Experts call for climate resilient water governance models in Pakistan – Pakistan Observer

A diverse group of experts came together for an innovative consultation on community-led climate-resilient water governance models in Pakistan.

Organized by the International Rescue Committee and the National Fund for Disaster Risk Management, the consultation aimed to gather expert opinions on how to improve resilient water governance systems and policy reforms to address the challenges posed by the phenomena. Extreme climate events, such as floods and droughts, exacerbated by the impacts of climate change.

The event was attended by representatives of Sindh Agricultural University, Tandojam, Pakistan Water Resources Research Council, Member Planning Commission, Sustainable Development Policy Institute, ZIZak, Higher Education System Strengthening Activity of USAID, Natural Resources Division (NRD) and Pakistan Agricultural Research Council. (PARC), representatives of civil society and other leading experts in the water sector.

They underlined the critical importance of collaborative efforts to address Pakistan's water governance challenges in the face of climate change.

ShabnamBaloch, National Director of the International Rescue Committee (IRC) and Mr. Bilal Anwar, Executive Director of the National Disaster Risk Management Fund (NDRMF) facilitate the conversation and emphasize the importance of incorporating the voice of local communities in the project designs and policy formulations.

They emphasized the need for active participation, ensuring awareness of water rights and harnessing local wisdom and indigenous knowledge for project design. Additionally, clear guidelines for engaging semi-urban/urban segments in water governance systems were discussed, along with challenges of scalability and gaps in planning for community-driven initiatives.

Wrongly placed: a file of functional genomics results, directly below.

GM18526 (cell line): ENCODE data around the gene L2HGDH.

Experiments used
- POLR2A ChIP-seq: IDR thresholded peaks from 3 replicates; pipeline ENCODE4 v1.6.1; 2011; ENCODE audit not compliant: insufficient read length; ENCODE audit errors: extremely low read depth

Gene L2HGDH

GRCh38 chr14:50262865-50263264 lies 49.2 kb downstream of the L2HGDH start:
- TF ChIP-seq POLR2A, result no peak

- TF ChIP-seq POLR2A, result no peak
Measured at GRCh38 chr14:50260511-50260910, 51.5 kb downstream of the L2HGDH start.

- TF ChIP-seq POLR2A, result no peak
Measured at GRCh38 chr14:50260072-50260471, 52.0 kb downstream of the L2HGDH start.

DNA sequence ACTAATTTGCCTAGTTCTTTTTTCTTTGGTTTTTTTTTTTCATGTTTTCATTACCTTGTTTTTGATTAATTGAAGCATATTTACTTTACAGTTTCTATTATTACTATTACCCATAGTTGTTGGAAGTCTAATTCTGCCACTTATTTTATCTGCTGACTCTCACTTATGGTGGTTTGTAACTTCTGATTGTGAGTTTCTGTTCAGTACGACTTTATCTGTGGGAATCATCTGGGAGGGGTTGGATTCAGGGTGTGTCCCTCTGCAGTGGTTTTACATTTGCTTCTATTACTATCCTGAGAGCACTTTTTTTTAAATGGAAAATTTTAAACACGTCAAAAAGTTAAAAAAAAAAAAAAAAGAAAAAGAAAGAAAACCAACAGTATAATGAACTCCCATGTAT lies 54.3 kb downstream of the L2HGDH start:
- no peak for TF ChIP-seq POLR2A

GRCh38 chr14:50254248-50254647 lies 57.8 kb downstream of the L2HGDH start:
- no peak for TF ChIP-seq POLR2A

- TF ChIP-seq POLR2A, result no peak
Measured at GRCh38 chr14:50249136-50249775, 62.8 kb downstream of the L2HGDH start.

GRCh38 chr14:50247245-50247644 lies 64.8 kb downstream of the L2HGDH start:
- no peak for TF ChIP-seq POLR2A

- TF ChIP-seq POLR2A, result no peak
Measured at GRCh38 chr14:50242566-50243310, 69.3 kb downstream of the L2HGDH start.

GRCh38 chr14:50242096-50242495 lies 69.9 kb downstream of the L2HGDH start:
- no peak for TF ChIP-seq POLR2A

Promoting financially viable solutions and addressing hill torrents and urban flooding was one of the main drivers of the speech; Participants emphasized watershed management needs, focusing on water security, research and development, and evidence-based decisions for planning and improvement.

Experts highlighted the shortage of skills and technical personnel to promote market-oriented water management and the need for adequate data for informed decision-making.

They emphasized the importance of documenting lessons from past experiences to inform future strategies and policies, as well as promoting private sector support for value addition in agricultural sectors in hill stream areas.

Furthermore, the experts emphasized the importance of community participation at all levels of policy formulation and implementation and advocated for the revival of ancient traditional practices and indigenous knowledge. They called for a shift towards holistic climate resilient policies that integrate flood management.

The event concluded with unanimous agreement that policies and programs should focus on fostering financially viable and market-oriented water management solutions at the grassroots level, emphasizing value addition, competitive practices, service delivery standards and the balance of supply with demand.

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